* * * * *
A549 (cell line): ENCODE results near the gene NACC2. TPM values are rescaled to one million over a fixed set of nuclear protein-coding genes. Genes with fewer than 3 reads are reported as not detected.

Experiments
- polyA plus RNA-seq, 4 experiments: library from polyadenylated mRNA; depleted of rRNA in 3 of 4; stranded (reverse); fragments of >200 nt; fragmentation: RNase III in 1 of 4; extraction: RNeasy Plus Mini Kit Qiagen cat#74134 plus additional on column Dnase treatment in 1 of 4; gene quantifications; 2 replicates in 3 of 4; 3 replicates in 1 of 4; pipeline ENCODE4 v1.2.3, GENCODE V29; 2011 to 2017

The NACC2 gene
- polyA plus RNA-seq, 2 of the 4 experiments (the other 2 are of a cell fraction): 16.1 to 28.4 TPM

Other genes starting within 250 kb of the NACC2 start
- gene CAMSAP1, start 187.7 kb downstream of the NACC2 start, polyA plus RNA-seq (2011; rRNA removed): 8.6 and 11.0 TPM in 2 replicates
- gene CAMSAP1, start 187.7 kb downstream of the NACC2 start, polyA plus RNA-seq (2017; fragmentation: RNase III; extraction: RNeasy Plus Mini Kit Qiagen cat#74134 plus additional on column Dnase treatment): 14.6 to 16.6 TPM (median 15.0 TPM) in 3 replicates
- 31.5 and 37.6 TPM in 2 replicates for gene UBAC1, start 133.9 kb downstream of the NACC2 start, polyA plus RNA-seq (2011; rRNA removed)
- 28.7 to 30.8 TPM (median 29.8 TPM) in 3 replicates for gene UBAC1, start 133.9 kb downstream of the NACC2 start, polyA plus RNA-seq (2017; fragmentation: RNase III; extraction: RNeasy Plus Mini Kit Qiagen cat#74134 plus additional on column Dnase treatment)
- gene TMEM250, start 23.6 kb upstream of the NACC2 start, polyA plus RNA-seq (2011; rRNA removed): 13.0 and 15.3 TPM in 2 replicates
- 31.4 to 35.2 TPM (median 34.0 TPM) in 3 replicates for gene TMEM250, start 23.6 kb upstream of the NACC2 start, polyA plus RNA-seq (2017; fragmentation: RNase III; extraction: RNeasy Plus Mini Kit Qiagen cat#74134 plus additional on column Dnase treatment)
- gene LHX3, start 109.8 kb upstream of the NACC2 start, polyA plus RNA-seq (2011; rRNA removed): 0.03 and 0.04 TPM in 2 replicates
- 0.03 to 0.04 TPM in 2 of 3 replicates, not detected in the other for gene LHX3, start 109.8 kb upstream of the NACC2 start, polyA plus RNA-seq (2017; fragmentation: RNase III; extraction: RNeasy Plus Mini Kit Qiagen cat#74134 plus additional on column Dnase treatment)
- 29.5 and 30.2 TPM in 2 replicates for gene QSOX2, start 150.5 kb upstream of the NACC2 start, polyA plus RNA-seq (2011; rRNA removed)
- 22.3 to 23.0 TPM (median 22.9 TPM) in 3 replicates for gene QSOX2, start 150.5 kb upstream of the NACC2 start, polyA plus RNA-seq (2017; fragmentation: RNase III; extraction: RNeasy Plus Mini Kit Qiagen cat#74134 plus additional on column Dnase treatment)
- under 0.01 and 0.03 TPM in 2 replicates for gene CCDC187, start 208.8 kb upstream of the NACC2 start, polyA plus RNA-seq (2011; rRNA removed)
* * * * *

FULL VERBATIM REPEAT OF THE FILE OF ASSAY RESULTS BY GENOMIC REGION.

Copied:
A549 (cell line): ENCODE results near the gene NACC2. TPM values are rescaled to one million over a fixed set of nuclear protein-coding genes. Genes with fewer than 3 reads are reported as not detected.

Experiments
- polyA plus RNA-seq, 4 experiments: library from polyadenylated mRNA; depleted of rRNA in 3 of 4; stranded (reverse); fragments of >200 nt; fragmentation: RNase III in 1 of 4; extraction: RNeasy Plus Mini Kit Qiagen cat#74134 plus additional on column Dnase treatment in 1 of 4; gene quantifications; 2 replicates in 3 of 4; 3 replicates in 1 of 4; pipeline ENCODE4 v1.2.3, GENCODE V29; 2011 to 2017

The NACC2 gene
- polyA plus RNA-seq, 2 of the 4 experiments (the other 2 are of a cell fraction): 16.1 to 28.4 TPM

Other genes starting within 250 kb of the NACC2 start
- gene CAMSAP1, start 187.7 kb downstream of the NACC2 start, polyA plus RNA-seq (2011; rRNA removed): 8.6 and 11.0 TPM in 2 replicates
- gene CAMSAP1, start 187.7 kb downstream of the NACC2 start, polyA plus RNA-seq (2017; fragmentation: RNase III; extraction: RNeasy Plus Mini Kit Qiagen cat#74134 plus additional on column Dnase treatment): 14.6 to 16.6 TPM (median 15.0 TPM) in 3 replicates
- 31.5 and 37.6 TPM in 2 replicates for gene UBAC1, start 133.9 kb downstream of the NACC2 start, polyA plus RNA-seq (2011; rRNA removed)
- 28.7 to 30.8 TPM (median 29.8 TPM) in 3 replicates for gene UBAC1, start 133.9 kb downstream of the NACC2 start, polyA plus RNA-seq (2017; fragmentation: RNase III; extraction: RNeasy Plus Mini Kit Qiagen cat#74134 plus additional on column Dnase treatment)
- gene TMEM250, start 23.6 kb upstream of the NACC2 start, polyA plus RNA-seq (2011; rRNA removed): 13.0 and 15.3 TPM in 2 replicates
- 31.4 to 35.2 TPM (median 34.0 TPM) in 3 replicates for gene TMEM250, start 23.6 kb upstream of the NACC2 start, polyA plus RNA-seq (2017; fragmentation: RNase III; extraction: RNeasy Plus Mini Kit Qiagen cat#74134 plus additional on column Dnase treatment)
- gene LHX3, start 109.8 kb upstream of the NACC2 start, polyA plus RNA-seq (2011; rRNA removed): 0.03 and 0.04 TPM in 2 replicates
- 0.03 to 0.04 TPM in 2 of 3 replicates, not detected in the other for gene LHX3, start 109.8 kb upstream of the NACC2 start, polyA plus RNA-seq (2017; fragmentation: RNase III; extraction: RNeasy Plus Mini Kit Qiagen cat#74134 plus additional on column Dnase treatment)
- 29.5 and 30.2 TPM in 2 replicates for gene QSOX2, start 150.5 kb upstream of the NACC2 start, polyA plus RNA-seq (2011; rRNA removed)
- 22.3 to 23.0 TPM (median 22.9 TPM) in 3 replicates for gene QSOX2, start 150.5 kb upstream of the NACC2 start, polyA plus RNA-seq (2017; fragmentation: RNase III; extraction: RNeasy Plus Mini Kit Qiagen cat#74134 plus additional on column Dnase treatment)
- under 0.01 and 0.03 TPM in 2 replicates for gene CCDC187, start 208.8 kb upstream of the NACC2 start, polyA plus RNA-seq (2011; rRNA removed)